US Immigration Slows, Delaying Minorities' Rise
Won't form majority until 2050s; security, economy take toll
By Clay Dillow,  Newser Staff
Posted May 14, 2009 9:14 AM CDT
Jose Sifuentes, center, of Oklahoma City, waves a flag as he joins in with about 500 mostly Hispanic protesters who gathered at the state Capitol to criticize a new state law.   (AP Photo)
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(Newser) – Immigration laws and the recession have slowed the growth of America’s immigrant populations, delaying the date when minorities will become the majority by as much as 10 years, the AP reports. Estimates had pointed to 2042, but it now could be another decade as growth slowed from 4% in 2001 to 3.2% last year among Hispanics, while Asian growth dropped from 3.7% to 2.5%.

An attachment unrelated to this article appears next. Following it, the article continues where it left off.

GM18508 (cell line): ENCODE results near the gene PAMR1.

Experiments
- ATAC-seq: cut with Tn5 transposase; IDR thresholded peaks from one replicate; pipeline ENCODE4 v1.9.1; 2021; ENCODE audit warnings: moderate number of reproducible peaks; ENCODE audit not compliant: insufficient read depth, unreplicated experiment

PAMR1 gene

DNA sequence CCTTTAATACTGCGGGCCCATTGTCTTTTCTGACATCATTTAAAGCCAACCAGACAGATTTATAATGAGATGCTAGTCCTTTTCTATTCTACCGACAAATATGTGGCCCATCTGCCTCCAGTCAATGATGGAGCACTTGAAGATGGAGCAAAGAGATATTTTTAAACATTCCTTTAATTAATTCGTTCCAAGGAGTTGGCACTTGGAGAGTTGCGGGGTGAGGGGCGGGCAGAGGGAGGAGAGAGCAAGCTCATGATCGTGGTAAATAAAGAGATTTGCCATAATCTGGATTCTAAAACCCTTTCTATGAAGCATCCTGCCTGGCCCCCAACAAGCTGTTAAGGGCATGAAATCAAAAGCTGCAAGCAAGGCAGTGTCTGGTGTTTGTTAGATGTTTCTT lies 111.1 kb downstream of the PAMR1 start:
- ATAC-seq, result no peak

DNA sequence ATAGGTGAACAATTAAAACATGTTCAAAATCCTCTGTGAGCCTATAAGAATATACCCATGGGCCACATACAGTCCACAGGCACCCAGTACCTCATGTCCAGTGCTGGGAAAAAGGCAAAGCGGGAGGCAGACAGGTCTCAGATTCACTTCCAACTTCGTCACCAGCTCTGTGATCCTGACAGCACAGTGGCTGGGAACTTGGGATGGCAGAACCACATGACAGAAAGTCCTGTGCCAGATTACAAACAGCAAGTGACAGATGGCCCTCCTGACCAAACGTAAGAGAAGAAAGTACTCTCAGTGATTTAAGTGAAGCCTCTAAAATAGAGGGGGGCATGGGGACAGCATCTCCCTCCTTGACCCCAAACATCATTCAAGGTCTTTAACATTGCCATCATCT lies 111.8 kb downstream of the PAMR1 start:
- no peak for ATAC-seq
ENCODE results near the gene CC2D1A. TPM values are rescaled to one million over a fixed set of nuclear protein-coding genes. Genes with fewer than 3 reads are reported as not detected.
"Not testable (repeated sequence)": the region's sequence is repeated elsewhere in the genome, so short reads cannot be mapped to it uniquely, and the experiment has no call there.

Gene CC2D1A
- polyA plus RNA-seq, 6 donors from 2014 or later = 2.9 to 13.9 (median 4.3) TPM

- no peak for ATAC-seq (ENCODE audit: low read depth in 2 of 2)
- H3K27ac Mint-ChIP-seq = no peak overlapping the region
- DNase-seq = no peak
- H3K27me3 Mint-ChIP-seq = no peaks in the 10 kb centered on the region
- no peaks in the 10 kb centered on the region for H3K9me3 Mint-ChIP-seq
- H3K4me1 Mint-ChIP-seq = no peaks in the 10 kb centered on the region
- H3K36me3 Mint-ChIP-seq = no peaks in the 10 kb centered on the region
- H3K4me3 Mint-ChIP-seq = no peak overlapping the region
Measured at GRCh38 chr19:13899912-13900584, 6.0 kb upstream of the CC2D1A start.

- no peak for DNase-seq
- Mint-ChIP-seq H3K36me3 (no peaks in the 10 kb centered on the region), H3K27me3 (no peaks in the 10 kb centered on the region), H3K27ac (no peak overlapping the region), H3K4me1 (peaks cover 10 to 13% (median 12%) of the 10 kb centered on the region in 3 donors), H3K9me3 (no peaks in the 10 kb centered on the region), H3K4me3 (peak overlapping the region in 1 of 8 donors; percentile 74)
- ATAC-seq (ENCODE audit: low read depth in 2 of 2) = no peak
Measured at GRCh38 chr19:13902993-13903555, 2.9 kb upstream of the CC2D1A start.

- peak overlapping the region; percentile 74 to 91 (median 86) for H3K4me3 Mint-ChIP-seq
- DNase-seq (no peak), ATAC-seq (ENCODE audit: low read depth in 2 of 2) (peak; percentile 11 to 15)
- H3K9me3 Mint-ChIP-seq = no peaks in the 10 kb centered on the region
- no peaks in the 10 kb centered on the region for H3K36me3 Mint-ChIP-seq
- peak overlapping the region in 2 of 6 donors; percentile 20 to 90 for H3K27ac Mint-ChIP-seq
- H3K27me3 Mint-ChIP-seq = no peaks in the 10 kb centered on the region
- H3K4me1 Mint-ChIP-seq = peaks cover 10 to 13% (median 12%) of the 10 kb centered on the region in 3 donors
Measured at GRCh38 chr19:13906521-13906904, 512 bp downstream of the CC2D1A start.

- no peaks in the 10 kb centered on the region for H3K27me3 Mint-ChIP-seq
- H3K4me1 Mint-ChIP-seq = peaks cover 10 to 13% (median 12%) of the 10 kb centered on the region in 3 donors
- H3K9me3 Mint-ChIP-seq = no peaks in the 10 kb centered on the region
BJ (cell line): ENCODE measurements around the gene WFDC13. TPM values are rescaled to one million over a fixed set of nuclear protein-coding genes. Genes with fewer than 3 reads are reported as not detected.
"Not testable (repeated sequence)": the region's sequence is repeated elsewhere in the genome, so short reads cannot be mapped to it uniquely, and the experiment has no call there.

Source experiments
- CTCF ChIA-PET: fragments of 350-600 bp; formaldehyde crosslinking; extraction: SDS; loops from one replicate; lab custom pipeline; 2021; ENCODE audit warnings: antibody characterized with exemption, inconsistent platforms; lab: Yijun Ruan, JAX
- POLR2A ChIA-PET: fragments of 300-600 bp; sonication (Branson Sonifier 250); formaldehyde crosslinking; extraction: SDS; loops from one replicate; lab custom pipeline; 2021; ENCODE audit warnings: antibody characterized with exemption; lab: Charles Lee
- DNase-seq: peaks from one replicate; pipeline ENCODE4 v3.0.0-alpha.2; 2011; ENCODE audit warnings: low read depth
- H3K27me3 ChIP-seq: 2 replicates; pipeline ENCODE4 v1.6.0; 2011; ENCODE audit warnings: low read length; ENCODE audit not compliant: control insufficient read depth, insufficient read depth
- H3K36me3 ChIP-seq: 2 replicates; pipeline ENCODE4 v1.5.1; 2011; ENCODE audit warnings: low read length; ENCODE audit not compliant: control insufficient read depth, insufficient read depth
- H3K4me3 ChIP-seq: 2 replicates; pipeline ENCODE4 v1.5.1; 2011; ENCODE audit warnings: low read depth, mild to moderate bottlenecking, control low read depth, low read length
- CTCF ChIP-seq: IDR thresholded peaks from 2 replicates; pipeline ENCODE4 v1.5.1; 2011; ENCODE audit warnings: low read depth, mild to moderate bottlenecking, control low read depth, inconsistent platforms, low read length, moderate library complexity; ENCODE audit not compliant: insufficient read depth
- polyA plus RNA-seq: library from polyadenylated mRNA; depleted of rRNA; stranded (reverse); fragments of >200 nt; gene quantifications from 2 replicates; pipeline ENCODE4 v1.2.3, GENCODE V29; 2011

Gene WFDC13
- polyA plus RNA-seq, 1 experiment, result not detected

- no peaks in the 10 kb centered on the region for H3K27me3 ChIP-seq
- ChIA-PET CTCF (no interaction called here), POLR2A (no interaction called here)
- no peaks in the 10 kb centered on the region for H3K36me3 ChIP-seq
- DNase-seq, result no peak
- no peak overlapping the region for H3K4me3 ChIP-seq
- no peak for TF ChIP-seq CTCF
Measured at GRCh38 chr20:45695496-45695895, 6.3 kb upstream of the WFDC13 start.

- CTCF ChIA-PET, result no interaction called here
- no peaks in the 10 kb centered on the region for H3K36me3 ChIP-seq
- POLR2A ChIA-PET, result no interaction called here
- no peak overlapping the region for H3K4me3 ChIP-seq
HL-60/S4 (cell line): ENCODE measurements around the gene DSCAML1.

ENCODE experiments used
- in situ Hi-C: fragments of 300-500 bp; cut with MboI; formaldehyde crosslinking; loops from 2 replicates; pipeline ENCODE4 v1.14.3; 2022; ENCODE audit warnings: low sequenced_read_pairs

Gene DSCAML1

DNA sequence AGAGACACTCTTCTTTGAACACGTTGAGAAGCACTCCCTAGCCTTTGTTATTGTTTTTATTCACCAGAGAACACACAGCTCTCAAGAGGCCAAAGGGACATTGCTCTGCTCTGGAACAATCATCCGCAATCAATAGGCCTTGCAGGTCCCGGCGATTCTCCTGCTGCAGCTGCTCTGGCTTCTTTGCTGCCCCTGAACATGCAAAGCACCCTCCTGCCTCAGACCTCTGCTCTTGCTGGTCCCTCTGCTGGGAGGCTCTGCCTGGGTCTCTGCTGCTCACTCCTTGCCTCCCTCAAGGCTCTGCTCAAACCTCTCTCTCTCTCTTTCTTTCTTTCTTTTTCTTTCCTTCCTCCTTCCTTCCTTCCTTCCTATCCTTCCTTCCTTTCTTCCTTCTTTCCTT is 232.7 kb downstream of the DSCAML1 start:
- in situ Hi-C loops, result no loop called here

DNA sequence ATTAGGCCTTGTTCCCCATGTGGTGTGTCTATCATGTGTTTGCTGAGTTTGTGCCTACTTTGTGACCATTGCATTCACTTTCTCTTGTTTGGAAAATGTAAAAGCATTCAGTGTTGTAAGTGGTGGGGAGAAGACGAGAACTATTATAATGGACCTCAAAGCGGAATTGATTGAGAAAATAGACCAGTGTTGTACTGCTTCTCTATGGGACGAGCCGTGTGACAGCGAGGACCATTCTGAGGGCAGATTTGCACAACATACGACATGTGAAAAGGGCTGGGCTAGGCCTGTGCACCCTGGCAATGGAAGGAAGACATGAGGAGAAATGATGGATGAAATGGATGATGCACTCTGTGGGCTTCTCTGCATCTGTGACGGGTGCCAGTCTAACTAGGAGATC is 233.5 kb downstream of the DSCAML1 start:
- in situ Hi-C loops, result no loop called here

The shift is more than just a census statistic. Many immigrants are following jobs; 36 states had lower Hispanic growth in 2008, mostly in housing-bubble casualties like Nevada and Arizona. The resulting shift could cause a dozen states to lose seats in Congress after the 2010 census. Overall, the minority population is still on a steady climb, adding 2.3% in 2008.